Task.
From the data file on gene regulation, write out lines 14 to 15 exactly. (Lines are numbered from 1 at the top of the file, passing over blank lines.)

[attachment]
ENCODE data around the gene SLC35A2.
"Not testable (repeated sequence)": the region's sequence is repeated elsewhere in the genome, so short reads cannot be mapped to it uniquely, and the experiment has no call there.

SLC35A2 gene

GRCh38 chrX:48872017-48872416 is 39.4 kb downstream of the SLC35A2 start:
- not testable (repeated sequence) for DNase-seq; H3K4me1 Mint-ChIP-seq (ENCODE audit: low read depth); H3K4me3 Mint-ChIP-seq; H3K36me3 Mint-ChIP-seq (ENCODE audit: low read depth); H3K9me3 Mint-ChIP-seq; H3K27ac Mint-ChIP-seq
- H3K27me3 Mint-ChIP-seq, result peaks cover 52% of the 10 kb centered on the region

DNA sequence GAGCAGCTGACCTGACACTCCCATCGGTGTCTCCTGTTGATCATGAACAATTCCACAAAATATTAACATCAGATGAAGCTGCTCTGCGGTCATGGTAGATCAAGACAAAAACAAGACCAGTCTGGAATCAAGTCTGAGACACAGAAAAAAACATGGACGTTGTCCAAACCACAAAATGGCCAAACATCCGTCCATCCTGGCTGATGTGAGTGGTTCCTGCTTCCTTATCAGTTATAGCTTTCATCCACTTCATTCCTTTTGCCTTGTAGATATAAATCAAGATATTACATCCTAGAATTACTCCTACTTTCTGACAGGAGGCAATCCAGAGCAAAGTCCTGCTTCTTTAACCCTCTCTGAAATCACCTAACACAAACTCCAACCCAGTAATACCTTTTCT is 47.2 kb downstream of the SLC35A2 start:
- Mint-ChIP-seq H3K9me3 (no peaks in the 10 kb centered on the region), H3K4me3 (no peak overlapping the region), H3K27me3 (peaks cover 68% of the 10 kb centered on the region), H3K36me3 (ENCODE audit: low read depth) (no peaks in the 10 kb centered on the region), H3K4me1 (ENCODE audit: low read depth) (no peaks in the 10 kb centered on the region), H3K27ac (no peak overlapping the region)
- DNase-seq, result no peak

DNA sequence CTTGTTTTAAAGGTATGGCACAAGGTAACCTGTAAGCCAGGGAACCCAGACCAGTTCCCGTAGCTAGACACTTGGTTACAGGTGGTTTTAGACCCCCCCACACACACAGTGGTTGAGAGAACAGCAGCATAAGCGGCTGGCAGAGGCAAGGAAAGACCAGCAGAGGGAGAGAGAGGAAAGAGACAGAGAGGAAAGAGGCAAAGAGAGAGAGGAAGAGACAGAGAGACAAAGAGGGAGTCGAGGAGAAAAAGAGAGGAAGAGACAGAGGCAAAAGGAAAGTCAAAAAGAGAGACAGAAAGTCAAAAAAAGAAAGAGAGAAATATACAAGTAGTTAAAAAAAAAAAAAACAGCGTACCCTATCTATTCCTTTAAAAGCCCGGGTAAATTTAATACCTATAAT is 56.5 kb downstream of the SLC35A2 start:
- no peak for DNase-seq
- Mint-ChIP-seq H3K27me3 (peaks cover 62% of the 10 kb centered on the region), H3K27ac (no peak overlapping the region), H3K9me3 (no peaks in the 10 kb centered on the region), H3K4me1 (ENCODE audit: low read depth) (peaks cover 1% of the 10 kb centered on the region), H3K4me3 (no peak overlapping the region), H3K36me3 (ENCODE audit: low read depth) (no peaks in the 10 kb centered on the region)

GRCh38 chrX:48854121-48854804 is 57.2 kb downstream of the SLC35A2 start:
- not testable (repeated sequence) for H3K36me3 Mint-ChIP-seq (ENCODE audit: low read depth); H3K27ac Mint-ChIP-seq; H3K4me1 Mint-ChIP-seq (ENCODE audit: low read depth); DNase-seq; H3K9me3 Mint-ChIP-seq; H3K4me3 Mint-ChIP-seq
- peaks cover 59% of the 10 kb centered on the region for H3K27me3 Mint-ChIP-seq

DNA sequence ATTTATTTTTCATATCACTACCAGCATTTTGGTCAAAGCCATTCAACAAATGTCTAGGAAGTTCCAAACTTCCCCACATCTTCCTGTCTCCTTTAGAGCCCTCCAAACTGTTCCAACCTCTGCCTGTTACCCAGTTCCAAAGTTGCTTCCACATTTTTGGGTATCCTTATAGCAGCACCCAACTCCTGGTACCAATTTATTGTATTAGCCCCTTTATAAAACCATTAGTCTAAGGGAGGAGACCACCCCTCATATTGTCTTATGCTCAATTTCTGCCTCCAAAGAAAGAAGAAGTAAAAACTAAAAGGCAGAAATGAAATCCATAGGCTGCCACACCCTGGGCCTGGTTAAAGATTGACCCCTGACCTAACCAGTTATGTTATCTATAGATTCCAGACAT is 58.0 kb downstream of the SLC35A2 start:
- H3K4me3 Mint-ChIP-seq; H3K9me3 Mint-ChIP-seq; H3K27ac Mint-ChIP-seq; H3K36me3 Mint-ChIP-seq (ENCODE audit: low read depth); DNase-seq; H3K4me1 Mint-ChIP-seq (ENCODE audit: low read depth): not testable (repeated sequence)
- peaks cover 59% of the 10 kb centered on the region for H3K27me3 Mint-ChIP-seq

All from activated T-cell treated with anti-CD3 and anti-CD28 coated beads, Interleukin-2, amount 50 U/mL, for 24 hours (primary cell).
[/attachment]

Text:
- not testable (repeated sequence) for H3K36me3 Mint-ChIP-seq (ENCODE audit: low read depth); H3K27ac Mint-ChIP-seq; H3K4me1 Mint-ChIP-seq (ENCODE audit: low read depth); DNase-seq; H3K9me3 Mint-ChIP-seq; H3K4me3 Mint-ChIP-seq
- peaks cover 59% of the 10 kb centered on the region for H3K27me3 Mint-ChIP-seq